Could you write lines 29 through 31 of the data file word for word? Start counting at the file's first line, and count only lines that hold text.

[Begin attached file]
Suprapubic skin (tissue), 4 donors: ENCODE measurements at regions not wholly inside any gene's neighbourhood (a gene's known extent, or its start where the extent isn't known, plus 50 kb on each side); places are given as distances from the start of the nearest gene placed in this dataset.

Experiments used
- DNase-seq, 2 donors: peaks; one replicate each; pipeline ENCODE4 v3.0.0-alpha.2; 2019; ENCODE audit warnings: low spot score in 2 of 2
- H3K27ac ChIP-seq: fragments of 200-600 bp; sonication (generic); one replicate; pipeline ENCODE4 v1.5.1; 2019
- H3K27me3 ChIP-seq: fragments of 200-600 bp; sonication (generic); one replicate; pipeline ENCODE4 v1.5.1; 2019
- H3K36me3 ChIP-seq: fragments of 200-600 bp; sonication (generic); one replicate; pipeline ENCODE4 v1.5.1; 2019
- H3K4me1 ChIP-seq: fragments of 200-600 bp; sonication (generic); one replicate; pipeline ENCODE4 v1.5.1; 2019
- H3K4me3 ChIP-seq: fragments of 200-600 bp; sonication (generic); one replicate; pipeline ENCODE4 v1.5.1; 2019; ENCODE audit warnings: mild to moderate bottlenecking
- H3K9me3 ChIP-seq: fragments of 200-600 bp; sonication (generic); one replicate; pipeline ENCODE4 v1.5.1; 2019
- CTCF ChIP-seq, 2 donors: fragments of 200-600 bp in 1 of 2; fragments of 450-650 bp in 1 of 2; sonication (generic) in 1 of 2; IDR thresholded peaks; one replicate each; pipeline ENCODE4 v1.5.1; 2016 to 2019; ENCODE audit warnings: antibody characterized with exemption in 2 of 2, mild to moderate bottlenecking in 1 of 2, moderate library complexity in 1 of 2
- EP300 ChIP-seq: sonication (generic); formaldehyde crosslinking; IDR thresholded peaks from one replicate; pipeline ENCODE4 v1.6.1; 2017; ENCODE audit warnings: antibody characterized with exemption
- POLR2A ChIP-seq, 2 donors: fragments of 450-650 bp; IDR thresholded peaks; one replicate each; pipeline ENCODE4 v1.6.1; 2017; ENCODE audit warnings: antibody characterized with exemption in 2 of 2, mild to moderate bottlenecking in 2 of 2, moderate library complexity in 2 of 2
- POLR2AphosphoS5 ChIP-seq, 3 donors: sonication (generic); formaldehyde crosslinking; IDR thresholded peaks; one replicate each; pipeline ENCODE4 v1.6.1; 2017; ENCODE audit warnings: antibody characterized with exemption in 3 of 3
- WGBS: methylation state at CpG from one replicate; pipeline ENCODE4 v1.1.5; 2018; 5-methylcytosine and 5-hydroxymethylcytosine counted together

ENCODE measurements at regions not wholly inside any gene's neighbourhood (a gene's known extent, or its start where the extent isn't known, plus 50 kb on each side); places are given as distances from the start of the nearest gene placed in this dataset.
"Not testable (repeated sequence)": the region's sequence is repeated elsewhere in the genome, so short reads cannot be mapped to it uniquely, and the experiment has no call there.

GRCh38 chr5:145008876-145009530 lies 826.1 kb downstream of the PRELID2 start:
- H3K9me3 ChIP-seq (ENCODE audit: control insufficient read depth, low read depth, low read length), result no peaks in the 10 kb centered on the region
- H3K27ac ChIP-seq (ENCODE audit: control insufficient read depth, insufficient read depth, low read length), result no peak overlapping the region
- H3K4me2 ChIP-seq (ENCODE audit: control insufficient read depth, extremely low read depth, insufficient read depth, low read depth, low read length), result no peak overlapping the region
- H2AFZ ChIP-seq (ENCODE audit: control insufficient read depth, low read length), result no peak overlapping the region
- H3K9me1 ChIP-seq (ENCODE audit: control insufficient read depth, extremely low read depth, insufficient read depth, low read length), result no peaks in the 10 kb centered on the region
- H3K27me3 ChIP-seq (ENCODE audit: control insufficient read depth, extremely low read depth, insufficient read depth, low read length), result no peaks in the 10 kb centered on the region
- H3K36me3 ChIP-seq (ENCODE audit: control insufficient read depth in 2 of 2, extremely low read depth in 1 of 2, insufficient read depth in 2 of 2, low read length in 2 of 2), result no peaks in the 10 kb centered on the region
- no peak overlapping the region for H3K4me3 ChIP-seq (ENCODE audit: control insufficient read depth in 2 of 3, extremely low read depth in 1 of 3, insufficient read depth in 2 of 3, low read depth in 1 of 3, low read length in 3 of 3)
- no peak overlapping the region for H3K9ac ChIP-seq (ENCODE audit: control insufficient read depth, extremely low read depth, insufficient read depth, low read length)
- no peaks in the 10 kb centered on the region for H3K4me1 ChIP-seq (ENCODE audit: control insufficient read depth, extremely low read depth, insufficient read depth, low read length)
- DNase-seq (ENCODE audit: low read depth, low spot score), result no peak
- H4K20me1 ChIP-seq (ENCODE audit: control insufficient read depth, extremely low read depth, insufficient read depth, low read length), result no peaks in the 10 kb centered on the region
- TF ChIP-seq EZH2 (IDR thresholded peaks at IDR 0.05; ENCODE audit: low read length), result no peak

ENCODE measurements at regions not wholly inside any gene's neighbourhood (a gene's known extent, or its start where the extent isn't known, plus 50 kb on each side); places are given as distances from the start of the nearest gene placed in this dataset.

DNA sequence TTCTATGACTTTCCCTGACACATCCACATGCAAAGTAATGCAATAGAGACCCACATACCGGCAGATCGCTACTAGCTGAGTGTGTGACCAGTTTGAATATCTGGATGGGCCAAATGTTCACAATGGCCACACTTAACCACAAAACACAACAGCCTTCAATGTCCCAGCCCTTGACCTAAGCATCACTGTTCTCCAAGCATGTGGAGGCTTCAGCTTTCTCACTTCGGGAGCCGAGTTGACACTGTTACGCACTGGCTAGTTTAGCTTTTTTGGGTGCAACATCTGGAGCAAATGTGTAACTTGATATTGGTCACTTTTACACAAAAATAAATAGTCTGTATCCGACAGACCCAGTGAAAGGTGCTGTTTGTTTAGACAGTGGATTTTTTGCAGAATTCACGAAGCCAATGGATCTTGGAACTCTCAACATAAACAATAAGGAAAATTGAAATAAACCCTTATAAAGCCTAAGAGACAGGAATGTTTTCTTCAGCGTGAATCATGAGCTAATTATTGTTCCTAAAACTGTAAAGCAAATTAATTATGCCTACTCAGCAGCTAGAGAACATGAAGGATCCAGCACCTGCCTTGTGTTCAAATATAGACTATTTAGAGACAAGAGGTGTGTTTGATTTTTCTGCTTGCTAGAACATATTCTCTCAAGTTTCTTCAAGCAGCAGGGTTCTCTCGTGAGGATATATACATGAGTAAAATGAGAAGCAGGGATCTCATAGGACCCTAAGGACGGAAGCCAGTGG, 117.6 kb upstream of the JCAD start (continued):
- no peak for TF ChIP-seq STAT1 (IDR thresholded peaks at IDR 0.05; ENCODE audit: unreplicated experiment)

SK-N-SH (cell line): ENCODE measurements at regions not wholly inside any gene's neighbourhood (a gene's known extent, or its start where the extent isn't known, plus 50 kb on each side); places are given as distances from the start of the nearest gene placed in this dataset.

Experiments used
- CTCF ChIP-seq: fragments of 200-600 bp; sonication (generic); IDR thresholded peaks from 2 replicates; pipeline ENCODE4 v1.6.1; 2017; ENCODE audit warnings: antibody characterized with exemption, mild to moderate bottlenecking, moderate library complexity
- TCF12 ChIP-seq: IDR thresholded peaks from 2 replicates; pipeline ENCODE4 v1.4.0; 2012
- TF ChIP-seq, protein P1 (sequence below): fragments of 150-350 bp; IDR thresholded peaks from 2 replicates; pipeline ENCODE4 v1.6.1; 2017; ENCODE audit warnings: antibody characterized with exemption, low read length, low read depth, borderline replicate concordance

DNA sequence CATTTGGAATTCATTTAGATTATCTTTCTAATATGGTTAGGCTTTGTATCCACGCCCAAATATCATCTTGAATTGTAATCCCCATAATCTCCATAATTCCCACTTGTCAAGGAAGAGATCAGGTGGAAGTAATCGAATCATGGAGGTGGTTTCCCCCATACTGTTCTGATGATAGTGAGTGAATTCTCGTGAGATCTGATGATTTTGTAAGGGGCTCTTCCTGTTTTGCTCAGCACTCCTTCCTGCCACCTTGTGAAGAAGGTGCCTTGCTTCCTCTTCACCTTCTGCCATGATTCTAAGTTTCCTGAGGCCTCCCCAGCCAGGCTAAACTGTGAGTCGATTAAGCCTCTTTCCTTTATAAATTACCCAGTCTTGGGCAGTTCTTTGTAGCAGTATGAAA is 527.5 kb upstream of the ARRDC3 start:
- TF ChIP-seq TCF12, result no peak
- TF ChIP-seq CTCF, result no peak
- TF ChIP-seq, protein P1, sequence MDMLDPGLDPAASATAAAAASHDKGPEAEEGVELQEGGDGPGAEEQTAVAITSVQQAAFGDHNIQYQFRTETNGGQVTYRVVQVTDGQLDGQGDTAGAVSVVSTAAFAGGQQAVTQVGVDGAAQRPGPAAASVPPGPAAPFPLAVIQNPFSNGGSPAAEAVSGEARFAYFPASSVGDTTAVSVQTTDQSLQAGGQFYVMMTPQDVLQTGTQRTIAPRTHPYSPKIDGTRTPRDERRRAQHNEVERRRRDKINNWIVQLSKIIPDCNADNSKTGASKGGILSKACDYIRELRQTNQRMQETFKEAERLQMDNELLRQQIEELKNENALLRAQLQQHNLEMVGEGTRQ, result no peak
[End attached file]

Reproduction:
- H4K20me1 ChIP-seq (ENCODE audit: control insufficient read depth, extremely low read depth, insufficient read depth, low read length), result no peaks in the 10 kb centered on the region
- TF ChIP-seq EZH2 (IDR thresholded peaks at IDR 0.05; ENCODE audit: low read length), result no peak

ENCODE measurements at regions not wholly inside any gene's neighbourhood (a gene's known extent, or its start where the extent isn't known, plus 50 kb on each side); places are given as distances from the start of the nearest gene placed in this dataset.